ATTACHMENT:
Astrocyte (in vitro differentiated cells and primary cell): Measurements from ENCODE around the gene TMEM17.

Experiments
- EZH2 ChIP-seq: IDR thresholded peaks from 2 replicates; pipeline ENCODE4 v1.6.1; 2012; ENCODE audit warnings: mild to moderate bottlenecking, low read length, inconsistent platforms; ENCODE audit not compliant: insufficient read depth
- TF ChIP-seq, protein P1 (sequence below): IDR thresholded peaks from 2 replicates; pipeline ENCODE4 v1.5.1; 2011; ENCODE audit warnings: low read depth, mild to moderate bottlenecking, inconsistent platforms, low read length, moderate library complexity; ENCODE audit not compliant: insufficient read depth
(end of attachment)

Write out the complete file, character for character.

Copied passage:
Astrocyte (in vitro differentiated cells and primary cell): Measurements from ENCODE around the gene TMEM17.

Experiments
- EZH2 ChIP-seq: IDR thresholded peaks from 2 replicates; pipeline ENCODE4 v1.6.1; 2012; ENCODE audit warnings: mild to moderate bottlenecking, low read length, inconsistent platforms; ENCODE audit not compliant: insufficient read depth
- TF ChIP-seq, protein P1 (sequence below): IDR thresholded peaks from 2 replicates; pipeline ENCODE4 v1.5.1; 2011; ENCODE audit warnings: low read depth, mild to moderate bottlenecking, inconsistent platforms, low read length, moderate library complexity; ENCODE audit not compliant: insufficient read depth